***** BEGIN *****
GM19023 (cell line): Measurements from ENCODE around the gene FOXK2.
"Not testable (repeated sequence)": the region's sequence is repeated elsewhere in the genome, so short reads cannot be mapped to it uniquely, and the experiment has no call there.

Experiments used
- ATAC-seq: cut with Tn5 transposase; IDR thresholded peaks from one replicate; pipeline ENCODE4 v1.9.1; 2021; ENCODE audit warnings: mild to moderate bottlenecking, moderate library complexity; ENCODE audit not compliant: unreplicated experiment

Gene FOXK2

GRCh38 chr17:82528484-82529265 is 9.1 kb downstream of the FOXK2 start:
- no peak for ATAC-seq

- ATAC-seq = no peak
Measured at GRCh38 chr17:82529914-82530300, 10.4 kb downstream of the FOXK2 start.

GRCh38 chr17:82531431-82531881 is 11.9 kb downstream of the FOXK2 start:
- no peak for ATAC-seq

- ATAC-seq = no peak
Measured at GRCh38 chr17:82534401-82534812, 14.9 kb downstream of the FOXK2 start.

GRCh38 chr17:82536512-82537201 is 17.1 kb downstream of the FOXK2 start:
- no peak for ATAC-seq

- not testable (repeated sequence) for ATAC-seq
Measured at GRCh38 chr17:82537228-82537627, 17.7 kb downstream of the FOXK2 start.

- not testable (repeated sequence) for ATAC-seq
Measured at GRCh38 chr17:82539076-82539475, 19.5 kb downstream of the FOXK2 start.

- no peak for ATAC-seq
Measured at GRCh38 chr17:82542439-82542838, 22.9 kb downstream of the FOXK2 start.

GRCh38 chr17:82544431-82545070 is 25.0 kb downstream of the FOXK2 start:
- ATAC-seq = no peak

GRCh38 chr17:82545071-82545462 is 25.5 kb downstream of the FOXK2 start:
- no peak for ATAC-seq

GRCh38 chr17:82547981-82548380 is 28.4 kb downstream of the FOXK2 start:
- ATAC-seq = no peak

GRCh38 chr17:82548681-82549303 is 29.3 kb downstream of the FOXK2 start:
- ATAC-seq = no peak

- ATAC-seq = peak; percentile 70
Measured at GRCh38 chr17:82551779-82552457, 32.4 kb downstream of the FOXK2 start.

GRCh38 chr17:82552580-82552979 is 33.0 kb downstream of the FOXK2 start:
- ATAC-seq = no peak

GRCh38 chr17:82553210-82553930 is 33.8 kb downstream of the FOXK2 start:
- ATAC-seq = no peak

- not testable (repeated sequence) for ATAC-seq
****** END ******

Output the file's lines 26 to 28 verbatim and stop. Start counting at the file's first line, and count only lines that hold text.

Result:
GRCh38 chr17:82547981-82548380 is 28.4 kb downstream of the FOXK2 start:
- ATAC-seq = no peak

GRCh38 chr17:82548681-82549303 is 29.3 kb downstream of the FOXK2 start: